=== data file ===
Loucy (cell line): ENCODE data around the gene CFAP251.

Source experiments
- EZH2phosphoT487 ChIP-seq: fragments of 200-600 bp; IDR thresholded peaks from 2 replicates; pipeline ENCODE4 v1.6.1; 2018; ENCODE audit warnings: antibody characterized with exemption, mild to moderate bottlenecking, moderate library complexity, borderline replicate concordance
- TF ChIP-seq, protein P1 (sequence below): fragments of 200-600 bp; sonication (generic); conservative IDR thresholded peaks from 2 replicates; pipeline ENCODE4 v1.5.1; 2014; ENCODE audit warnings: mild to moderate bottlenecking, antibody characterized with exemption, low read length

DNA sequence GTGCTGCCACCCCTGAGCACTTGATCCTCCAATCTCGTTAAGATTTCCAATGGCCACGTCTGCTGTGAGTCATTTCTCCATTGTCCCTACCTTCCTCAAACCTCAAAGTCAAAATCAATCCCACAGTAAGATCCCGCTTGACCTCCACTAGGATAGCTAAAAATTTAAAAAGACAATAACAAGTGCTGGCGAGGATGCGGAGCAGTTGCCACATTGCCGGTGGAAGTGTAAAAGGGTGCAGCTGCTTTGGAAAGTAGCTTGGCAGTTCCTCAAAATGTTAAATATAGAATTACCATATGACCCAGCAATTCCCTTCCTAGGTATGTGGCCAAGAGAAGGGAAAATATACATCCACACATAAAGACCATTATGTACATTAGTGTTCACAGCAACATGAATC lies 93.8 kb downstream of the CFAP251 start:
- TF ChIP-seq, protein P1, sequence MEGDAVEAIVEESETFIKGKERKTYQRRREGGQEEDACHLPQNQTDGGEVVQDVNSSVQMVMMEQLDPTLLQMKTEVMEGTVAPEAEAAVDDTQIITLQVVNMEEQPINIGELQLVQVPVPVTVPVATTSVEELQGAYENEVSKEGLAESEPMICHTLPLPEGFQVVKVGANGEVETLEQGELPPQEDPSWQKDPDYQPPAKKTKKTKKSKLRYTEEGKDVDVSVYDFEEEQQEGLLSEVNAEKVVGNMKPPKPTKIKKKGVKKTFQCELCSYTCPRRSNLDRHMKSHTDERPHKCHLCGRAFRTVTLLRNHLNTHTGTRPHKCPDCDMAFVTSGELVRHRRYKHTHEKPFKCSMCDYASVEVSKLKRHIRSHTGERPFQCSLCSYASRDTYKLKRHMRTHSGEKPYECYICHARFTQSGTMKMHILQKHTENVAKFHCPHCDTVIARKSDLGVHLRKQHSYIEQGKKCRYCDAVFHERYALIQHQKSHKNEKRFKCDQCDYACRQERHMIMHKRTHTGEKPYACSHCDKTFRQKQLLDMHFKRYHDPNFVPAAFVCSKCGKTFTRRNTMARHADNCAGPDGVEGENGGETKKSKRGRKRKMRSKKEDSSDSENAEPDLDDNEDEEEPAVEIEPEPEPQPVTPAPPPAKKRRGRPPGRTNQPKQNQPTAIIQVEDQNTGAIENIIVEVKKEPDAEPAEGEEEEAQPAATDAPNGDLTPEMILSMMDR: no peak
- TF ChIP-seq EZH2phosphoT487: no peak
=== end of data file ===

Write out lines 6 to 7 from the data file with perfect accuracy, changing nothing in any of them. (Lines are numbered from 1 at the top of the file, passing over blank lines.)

- TF ChIP-seq, protein P1, sequence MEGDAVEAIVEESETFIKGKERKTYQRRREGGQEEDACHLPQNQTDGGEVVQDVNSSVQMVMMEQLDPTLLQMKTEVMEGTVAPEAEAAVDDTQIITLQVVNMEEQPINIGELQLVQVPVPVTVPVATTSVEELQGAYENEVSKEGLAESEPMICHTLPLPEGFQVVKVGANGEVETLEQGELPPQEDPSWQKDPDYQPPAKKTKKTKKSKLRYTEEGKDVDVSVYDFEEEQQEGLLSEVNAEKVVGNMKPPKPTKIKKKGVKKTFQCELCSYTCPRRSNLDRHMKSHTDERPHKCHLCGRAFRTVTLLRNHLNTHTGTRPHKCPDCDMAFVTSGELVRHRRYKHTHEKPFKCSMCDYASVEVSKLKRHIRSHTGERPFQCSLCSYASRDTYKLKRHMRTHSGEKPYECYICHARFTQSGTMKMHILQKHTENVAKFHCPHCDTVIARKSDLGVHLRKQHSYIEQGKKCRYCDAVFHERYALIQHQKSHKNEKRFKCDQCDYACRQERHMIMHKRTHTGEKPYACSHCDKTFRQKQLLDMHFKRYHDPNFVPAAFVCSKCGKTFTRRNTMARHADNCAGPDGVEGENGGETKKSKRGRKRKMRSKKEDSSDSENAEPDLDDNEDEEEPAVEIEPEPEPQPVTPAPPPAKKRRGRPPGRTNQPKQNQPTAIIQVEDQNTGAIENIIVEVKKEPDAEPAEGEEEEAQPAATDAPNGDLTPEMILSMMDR: no peak
- TF ChIP-seq EZH2phosphoT487: no peak